1-8, BATH STREET

Overview

Heritage Category: Listed Building

Grade: I

List Entry Number: 1394178

Date first listed: 12-Jun-1950

Date of most recent amendment: 15-Oct-2010

Statutory Address: 1-8, BATH STREET

Map

Ordnance survey map of 1-8, BATH STREET
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Location

Statutory Address: 1-8, BATH STREET

The building or site itself may lie within the boundary of more than one authority.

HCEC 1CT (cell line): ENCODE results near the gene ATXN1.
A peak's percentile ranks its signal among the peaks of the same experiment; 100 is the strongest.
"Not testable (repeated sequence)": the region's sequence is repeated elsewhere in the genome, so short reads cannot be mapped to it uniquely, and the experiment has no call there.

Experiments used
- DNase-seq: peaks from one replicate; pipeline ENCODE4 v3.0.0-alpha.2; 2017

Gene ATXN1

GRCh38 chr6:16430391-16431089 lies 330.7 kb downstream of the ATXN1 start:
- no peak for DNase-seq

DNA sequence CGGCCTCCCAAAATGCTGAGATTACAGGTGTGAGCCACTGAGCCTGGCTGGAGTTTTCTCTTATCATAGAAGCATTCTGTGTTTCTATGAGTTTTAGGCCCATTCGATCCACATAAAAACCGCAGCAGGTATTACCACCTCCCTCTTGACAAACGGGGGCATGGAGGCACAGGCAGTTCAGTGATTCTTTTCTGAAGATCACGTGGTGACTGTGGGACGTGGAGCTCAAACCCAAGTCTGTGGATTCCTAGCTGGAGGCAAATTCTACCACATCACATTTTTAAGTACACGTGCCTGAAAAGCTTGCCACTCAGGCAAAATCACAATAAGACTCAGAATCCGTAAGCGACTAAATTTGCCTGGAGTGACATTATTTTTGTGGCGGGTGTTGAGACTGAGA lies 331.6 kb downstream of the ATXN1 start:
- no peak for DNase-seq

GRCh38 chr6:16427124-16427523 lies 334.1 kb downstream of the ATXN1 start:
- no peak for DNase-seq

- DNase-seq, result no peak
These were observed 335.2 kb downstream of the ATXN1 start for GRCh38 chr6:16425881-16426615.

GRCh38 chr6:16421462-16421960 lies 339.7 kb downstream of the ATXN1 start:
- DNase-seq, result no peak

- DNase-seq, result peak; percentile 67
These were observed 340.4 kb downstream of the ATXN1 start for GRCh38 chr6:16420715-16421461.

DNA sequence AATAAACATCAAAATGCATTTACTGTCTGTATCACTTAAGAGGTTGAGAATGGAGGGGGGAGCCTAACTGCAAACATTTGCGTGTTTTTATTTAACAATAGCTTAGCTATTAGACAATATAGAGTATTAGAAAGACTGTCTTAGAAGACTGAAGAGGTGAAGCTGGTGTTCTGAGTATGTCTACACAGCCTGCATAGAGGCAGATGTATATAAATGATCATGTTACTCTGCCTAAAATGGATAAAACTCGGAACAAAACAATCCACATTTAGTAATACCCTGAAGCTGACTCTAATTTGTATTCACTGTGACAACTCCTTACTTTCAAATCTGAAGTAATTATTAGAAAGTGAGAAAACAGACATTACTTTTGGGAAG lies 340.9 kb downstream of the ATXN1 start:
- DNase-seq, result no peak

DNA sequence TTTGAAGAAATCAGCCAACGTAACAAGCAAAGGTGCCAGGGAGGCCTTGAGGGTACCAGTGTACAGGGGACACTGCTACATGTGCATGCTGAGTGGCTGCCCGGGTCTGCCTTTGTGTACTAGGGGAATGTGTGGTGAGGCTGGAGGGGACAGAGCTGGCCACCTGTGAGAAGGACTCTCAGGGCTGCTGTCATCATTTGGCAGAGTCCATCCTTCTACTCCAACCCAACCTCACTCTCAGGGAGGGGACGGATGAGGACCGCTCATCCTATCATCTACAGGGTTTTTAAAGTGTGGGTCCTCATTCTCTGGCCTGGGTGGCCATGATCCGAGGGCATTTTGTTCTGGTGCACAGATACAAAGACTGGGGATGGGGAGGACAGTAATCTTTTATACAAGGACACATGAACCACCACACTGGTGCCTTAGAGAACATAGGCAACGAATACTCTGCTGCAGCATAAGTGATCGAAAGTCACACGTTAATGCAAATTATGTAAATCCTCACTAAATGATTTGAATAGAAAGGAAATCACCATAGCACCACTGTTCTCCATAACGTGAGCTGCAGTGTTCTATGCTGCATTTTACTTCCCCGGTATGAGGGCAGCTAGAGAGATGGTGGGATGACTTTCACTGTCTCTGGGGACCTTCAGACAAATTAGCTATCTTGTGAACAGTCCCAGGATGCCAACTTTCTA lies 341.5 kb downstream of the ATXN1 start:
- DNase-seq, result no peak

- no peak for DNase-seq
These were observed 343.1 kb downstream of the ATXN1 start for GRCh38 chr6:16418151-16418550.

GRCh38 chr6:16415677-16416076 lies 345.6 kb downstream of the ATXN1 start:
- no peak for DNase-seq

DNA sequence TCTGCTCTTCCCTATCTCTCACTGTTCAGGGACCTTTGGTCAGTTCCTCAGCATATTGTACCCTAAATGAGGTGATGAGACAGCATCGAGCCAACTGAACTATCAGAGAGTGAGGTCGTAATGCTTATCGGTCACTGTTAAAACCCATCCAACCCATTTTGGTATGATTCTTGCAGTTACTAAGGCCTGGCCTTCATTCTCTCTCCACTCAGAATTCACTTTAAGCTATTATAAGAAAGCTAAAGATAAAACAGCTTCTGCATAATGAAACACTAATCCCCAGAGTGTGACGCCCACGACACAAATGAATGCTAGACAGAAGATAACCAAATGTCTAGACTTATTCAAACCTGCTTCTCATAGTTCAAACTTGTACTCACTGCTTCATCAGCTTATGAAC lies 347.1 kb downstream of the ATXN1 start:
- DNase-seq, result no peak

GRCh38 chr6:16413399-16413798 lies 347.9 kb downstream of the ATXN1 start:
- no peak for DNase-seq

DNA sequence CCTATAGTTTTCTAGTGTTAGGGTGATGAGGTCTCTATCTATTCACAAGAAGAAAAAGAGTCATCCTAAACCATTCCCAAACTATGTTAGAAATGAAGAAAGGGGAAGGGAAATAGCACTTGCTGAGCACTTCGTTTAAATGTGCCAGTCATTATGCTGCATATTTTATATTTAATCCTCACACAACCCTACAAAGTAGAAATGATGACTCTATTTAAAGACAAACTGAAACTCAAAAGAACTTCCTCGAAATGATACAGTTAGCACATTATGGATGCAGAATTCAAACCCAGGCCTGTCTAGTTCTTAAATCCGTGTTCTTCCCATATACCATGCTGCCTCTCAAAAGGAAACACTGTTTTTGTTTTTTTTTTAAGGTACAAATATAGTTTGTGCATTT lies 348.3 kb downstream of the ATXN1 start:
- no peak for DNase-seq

District: Bath and North East Somerset (Unitary Authority)

National Grid Reference: ST 74994 64693

Summary

Legacy Record - This information may be included in the List Entry Details.

Reasons for Designation

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History

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Details

BATH STREET (South side)

Nos. 1-8 (Consec) 12/06/50 GV I